The coldest place in the universe can be found right here in Burnaby.
The world's leader in developing computers that successfully work on quantum mechanical theory, often referred to as the magic of science, is on Still Creek Drive with more than 90 U.S. patents to its name.
D-Wave Systems Inc. sold its first computer to Lockheed Martin and in a recent round of investments, got the backing of In-Q-Tel, which is a venture-capital company that represents the CIA.
Recently, Lockheed Martin announced that it intends to upgrade its D-Wave computer to a commercial scale.
The company was founded in 1999 by UBC scientists and has worked its way up to its current 512 quantum-bit (qubit) processor.
Each system has a price tag of $10 million, is hundreds of thousands of times faster than a conventional computer and requires a temperature colder than deep space to work.
What sets a quantum computer apart from a regular one, besides the fact it's based on complex theories that occur on an infinitesimal level, is its ability to solve optimization problems.
Jeremy Hilton, D-Wave vice-president of processor development, said optimization problems are useful for many things, such as machine learning, cancer detection, radiographs and image-labelling.
"This technology is very relevant to a lot of the major challenges that humanity is facing right now and will be facing moving forward as technology gets more complex," Hilton told the Burnaby NOW. "We're trying to solve ever more complex problems. We believe this is going to be a critical piece of technology that enables us and humanity to be able to solve these kinds of problems."
D-Wave recently worked with Google on a classifier that was able to identify specific objects in an image, known as image-labelling.
"(Computers) think of an image as a set of pixels and ... we're talking about objects which are aggregates of pixels - conveying to a machine how to do that is a very, very difficult thing," Hilton said.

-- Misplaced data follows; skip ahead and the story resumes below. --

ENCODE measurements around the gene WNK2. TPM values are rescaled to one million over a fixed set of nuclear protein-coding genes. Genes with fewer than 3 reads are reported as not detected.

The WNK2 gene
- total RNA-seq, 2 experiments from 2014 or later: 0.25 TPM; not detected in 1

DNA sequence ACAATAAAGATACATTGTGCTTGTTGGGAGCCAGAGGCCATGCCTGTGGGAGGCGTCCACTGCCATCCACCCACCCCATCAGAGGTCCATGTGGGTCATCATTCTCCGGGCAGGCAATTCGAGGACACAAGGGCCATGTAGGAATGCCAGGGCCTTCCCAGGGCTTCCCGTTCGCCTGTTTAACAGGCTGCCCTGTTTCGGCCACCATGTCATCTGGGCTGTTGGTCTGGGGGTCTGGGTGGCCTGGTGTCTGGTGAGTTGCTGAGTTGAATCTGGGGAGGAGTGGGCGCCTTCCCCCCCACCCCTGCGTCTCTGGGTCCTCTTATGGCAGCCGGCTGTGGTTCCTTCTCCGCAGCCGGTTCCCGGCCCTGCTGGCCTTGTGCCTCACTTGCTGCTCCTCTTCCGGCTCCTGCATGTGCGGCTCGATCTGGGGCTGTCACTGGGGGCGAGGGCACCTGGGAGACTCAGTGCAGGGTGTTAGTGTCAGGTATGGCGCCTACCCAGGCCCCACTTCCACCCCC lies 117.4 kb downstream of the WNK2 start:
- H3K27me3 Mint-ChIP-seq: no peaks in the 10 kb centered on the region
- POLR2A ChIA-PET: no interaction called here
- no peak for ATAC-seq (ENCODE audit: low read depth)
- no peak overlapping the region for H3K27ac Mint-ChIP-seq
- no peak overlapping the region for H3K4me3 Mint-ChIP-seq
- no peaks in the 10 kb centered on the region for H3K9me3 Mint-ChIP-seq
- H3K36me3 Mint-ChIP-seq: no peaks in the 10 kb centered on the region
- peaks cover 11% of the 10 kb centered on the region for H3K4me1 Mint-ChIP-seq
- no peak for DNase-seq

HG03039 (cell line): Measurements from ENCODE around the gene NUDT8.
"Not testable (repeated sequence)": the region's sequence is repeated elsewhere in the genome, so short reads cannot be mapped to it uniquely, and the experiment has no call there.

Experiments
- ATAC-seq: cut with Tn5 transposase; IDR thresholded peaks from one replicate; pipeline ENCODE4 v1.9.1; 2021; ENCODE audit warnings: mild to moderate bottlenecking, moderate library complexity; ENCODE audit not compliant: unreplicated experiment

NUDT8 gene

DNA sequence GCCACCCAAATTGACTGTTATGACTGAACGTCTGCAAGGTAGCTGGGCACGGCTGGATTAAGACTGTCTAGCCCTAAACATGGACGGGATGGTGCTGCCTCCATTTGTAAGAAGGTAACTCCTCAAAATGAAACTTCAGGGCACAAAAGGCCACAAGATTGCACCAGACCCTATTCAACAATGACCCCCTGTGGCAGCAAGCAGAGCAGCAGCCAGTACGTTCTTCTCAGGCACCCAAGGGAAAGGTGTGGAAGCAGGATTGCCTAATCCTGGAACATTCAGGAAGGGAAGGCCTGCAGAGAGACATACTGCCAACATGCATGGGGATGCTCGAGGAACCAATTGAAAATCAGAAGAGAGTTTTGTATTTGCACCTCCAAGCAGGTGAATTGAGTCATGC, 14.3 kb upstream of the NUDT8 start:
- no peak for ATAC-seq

Google offered up its servers and with D-Wave's quantum computer, the classifier was able to pick up specifically on a car in the image.
"It was actually quite successful," Hilton said. "The classifier was slightly better than the normal algorithms that they had used at the time."
It's something that conventional computers would never be able to do, according to Hilton.
"That's a very hard thing, and machines are terrible at it," he said. "They don't work the way our brains do.
"Your brain works in this incredible way to process objects in things that you perceive and it's how we're wired, but computers are terrible at that."
Image-labelling is part of a broader class of machine learning, where machines are able to do what humans can.
"And that's not intelligence per say, but there are elements of processing that's just different from what's possible right now," Hilton said.
The company developed all of its technology from the ground up - right here in Burnaby.
"We've come a long way," Hilton said.
Two years ago, D-Wave came out with its 128-qubit processor and now has its 512-qubit processor, and Hilton says that the way these optimization problems scale is exponential.
"So this processor is four times the number of quantum bits, but the problems are significantly more challenging than they were at the 128-qubit scale," he said. "We expect later this year to see some performance information come out about the 512-qubit processor that we think will be pretty exciting."